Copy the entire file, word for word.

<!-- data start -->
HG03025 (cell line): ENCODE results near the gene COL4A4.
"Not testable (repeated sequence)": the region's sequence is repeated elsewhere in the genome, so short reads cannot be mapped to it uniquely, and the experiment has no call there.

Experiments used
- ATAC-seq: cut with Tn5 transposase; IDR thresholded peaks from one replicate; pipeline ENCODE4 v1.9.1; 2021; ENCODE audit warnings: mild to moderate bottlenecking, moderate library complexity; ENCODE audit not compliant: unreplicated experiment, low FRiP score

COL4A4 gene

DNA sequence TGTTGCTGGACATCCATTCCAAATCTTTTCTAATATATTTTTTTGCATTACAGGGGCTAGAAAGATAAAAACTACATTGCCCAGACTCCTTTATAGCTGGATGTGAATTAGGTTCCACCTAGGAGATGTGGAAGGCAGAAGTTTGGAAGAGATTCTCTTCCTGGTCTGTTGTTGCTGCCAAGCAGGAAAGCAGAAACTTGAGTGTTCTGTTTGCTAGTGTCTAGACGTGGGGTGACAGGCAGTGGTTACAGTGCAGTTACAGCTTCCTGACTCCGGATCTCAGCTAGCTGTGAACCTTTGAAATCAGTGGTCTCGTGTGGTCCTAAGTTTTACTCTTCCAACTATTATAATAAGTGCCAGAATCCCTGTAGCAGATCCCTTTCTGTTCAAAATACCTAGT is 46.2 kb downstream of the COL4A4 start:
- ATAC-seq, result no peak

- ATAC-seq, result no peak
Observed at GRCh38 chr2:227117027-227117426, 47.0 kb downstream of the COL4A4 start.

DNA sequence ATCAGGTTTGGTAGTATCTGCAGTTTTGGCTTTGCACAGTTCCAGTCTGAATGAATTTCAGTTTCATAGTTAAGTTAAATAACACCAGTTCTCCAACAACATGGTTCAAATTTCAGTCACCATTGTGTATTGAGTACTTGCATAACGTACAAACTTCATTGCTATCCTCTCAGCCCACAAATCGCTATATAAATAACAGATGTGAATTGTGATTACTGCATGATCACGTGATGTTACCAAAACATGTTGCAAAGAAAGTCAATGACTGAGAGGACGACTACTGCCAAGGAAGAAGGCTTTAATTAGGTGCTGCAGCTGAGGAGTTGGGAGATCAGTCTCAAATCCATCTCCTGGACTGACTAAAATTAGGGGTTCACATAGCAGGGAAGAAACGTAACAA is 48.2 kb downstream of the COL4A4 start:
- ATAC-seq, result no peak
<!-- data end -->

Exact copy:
HG03025 (cell line): ENCODE results near the gene COL4A4.
"Not testable (repeated sequence)": the region's sequence is repeated elsewhere in the genome, so short reads cannot be mapped to it uniquely, and the experiment has no call there.

Experiments used
- ATAC-seq: cut with Tn5 transposase; IDR thresholded peaks from one replicate; pipeline ENCODE4 v1.9.1; 2021; ENCODE audit warnings: mild to moderate bottlenecking, moderate library complexity; ENCODE audit not compliant: unreplicated experiment, low FRiP score

COL4A4 gene

DNA sequence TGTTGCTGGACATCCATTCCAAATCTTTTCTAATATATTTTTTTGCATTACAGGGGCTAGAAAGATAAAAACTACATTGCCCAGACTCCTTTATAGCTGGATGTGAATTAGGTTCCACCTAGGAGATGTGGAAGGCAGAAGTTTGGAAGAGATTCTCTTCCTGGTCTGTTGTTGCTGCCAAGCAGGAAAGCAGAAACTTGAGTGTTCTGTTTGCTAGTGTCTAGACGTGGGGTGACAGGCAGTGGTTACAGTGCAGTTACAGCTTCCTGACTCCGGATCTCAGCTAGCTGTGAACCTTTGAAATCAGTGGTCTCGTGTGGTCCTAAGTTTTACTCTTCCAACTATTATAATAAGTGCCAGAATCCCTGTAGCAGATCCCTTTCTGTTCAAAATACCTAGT is 46.2 kb downstream of the COL4A4 start:
- ATAC-seq, result no peak

- ATAC-seq, result no peak
Observed at GRCh38 chr2:227117027-227117426, 47.0 kb downstream of the COL4A4 start.

DNA sequence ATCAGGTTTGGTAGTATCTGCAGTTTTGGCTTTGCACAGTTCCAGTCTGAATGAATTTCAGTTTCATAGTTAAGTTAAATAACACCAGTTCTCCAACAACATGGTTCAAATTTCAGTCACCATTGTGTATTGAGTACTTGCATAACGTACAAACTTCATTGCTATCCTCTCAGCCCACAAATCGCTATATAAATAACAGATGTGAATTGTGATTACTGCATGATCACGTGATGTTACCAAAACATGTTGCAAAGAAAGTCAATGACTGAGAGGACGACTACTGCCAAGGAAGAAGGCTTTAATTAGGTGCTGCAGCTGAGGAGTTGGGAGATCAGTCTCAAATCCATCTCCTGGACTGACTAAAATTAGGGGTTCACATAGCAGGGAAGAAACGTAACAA is 48.2 kb downstream of the COL4A4 start:
- ATAC-seq, result no peak